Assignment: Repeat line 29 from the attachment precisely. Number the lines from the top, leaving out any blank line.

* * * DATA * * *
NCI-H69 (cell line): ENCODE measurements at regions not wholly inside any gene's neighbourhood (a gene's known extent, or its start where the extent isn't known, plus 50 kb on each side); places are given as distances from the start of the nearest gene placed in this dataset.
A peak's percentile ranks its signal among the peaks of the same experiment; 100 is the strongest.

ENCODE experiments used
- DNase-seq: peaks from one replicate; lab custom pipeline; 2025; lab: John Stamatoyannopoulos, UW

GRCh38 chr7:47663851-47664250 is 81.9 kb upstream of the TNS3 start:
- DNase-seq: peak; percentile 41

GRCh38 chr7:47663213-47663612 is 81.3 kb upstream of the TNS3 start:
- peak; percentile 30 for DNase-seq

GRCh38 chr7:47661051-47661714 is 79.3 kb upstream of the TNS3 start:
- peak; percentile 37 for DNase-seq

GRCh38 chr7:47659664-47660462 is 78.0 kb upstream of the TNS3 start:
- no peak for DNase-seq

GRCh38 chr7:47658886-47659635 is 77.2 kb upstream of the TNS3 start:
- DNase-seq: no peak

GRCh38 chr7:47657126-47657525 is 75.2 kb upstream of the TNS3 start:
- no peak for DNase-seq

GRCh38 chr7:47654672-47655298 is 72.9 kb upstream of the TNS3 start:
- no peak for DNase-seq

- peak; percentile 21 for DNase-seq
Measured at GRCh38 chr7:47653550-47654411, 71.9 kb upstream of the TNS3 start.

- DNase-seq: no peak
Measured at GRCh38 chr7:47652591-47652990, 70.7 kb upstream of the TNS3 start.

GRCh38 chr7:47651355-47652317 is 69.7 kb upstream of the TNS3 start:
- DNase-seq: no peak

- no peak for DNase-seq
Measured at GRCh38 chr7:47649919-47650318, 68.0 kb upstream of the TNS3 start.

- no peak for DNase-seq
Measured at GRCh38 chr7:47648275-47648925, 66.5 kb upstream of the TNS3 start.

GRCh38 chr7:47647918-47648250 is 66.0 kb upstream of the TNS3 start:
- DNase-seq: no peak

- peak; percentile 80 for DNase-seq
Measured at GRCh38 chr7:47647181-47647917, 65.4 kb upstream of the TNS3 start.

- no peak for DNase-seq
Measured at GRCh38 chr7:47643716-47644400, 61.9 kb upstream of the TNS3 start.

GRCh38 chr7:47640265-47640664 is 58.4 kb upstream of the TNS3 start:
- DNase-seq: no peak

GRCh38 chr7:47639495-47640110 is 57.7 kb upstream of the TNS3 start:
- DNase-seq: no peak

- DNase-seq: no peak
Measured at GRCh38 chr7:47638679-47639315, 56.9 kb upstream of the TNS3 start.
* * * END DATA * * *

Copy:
GRCh38 chr7:47647918-47648250 is 66.0 kb upstream of the TNS3 start: